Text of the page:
April Gariepy and her daughter, 11-year-old Maya Skeffinton, spent most of the quarantine period hunkered down together in their Clinton Hill apartment.
A Boston native, Gariepy moved to Brooklyn 18 years ago when she was 22. April recalled that she relocated to the Big Apple with a couple hundred dollars and a dream – but no job.
She worked a few odd jobs in the beginning before landing her first professional full-time position with the American Civil Liberties Union at its headquarters in Manhattan.
In the midst of her New York work experience, April fell in love with Central Brooklyn.
“I remember how familiar Brooklyn felt when I moved here, even though I’d never visited! I would see the street signs and remember references from books I’d read and song lyrics I’d committed to memory. Overall, the vibe of Brooklyn and its beautiful people and culture had me hooked from day one,” she said.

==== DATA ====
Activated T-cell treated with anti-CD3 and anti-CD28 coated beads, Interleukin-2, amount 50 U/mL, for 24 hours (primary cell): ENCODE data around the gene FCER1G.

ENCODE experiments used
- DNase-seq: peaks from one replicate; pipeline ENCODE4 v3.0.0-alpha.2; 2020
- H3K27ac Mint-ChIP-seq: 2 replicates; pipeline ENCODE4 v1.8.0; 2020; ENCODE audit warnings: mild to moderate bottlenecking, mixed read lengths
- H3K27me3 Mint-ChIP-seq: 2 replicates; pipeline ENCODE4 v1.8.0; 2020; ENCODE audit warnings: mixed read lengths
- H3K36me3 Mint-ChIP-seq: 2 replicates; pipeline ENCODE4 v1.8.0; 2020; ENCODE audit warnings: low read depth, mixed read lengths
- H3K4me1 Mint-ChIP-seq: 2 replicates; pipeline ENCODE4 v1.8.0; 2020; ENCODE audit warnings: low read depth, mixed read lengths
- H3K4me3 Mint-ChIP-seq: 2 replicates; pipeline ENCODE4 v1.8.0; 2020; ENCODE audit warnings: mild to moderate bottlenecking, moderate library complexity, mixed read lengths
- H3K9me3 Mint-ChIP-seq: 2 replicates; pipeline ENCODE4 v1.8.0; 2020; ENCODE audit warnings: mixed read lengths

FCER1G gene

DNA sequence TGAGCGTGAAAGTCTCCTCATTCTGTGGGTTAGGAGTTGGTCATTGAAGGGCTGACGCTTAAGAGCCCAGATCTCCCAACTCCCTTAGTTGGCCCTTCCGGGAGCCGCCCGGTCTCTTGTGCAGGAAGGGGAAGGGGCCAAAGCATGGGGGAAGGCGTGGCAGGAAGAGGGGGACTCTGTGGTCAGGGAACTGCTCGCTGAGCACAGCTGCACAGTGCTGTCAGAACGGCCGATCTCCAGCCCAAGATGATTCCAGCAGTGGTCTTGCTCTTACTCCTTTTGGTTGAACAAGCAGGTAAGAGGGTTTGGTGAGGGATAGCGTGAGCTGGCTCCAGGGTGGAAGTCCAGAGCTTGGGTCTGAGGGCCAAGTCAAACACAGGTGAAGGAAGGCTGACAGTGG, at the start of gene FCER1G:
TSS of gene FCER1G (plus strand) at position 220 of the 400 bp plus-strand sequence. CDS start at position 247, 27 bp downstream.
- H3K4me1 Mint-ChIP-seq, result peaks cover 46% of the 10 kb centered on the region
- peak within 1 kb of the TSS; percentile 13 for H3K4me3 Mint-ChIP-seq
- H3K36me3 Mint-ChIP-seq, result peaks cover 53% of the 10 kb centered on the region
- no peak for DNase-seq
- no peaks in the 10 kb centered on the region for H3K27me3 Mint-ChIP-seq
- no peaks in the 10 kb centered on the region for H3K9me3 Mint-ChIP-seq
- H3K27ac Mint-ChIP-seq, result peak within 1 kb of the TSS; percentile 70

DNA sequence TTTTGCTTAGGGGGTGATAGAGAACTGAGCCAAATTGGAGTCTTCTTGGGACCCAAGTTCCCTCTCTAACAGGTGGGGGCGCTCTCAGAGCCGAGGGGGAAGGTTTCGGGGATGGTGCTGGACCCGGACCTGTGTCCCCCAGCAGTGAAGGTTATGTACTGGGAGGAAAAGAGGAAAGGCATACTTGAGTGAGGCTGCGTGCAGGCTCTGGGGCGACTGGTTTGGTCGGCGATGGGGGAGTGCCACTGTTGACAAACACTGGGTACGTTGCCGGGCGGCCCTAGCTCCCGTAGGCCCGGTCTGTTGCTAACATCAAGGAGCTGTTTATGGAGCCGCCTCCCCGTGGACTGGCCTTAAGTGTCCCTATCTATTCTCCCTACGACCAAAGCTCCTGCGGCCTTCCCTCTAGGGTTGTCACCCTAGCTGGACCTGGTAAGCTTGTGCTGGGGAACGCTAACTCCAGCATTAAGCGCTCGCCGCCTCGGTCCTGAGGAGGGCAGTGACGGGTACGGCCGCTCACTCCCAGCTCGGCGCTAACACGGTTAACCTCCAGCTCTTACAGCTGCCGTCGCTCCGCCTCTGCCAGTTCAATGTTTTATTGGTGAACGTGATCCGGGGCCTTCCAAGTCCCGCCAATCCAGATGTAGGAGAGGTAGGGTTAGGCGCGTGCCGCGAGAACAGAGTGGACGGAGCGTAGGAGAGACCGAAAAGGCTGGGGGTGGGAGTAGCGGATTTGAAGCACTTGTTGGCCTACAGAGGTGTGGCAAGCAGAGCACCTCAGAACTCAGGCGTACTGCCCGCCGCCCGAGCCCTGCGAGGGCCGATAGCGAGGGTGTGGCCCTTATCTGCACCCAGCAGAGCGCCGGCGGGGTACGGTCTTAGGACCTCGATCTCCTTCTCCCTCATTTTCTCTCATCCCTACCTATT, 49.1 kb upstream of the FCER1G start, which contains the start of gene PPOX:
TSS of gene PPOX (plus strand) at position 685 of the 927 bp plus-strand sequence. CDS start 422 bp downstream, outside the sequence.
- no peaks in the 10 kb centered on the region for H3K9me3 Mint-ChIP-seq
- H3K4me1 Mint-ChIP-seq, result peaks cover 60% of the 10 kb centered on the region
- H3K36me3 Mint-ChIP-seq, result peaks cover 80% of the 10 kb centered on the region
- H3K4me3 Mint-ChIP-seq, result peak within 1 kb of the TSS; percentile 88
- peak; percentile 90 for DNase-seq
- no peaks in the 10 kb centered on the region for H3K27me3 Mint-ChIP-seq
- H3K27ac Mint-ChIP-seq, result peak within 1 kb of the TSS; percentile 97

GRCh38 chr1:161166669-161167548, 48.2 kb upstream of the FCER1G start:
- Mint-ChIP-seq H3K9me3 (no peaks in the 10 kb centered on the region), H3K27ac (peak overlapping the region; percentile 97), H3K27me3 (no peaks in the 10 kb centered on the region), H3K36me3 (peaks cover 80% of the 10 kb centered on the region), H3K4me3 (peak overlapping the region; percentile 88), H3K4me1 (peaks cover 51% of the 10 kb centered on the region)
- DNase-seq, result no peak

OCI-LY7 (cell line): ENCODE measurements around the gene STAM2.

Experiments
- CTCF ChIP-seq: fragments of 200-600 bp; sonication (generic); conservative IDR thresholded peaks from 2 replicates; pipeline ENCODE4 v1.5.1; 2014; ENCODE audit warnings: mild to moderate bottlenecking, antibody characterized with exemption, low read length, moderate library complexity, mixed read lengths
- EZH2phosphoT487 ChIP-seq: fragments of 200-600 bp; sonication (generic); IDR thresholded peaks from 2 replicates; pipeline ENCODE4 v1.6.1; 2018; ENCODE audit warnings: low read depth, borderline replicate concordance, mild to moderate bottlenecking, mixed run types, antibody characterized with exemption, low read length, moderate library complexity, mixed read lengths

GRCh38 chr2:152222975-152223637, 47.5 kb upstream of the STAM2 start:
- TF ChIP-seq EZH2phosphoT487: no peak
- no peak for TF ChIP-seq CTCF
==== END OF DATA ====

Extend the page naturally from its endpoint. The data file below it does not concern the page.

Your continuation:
April is the director of strategic planning for the New York City Employees’ Retirement System. When the lockdown started, she turned her apartment into an office space for herself and a classroom for Maya. Their home also served several other purposes: restaurant, gym, spa, greenhouse and nightclub.
It was also Maya’s dance studio. The sixth-grader attends Ballet Tech, the NYC public school for dance, where she received four hours per day of professional ballet training.
During the pandemic, April found herself juggling work, taking care of the home and overseeing Maya’s remote learning classes. It was overwhelming.
If that wasn’t enough, April’s father tested positive for COVID-19. He was living in a nursing home facility where 17 residents died from the virus. And her mother was in an assisted living facility, where the rules for visits were complicated.
“The fear I felt for their lives was deep,” she said. “Needless to say, I also shared in the suffering of my friends and neighbors, who experienced the pandemic in varied, and horrible ways, including losing livelihoods, shuttering businesses, and losing loved ones.”
April coped with the stress from the pandemic by slowing down and taking things “day by day, and sometimes hour by hour.”
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